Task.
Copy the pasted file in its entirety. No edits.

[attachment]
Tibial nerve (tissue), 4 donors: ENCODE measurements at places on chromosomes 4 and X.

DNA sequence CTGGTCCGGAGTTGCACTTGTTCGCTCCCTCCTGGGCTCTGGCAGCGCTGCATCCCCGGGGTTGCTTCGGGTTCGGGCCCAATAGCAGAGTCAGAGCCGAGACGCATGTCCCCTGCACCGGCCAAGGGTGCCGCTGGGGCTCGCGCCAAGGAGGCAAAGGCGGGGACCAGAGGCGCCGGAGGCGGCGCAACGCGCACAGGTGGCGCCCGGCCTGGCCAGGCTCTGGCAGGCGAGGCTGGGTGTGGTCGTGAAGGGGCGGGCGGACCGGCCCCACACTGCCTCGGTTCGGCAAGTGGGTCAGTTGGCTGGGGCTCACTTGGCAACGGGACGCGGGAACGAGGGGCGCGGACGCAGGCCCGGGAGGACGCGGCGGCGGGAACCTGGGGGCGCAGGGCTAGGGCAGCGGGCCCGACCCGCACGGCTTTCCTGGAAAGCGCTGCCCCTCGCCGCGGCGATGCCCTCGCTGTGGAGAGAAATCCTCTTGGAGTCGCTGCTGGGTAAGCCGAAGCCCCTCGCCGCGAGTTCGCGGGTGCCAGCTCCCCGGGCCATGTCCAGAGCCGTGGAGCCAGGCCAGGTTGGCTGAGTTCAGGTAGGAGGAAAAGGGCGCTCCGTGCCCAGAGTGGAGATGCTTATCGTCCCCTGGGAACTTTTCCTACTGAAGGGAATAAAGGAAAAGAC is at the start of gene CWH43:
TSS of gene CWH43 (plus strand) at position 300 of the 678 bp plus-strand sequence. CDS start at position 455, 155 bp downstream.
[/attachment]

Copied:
Tibial nerve (tissue), 4 donors: ENCODE measurements at places on chromosomes 4 and X.

DNA sequence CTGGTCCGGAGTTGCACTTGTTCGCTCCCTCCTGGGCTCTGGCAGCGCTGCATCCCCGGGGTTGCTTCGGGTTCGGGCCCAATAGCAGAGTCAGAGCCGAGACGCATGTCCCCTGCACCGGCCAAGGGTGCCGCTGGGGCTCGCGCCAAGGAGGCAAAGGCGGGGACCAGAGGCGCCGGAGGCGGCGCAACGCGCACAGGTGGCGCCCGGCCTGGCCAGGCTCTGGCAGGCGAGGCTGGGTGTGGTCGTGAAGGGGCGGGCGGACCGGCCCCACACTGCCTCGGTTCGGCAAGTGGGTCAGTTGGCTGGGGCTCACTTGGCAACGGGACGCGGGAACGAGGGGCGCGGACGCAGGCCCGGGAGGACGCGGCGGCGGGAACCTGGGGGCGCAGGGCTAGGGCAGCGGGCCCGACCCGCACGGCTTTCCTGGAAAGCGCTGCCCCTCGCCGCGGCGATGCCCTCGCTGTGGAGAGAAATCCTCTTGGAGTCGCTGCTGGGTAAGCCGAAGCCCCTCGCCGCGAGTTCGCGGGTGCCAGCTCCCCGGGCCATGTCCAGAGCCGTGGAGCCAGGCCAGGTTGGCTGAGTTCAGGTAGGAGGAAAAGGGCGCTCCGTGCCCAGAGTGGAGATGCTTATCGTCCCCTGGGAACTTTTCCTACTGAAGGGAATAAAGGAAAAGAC is at the start of gene CWH43:
TSS of gene CWH43 (plus strand) at position 300 of the 678 bp plus-strand sequence. CDS start at position 455, 155 bp downstream.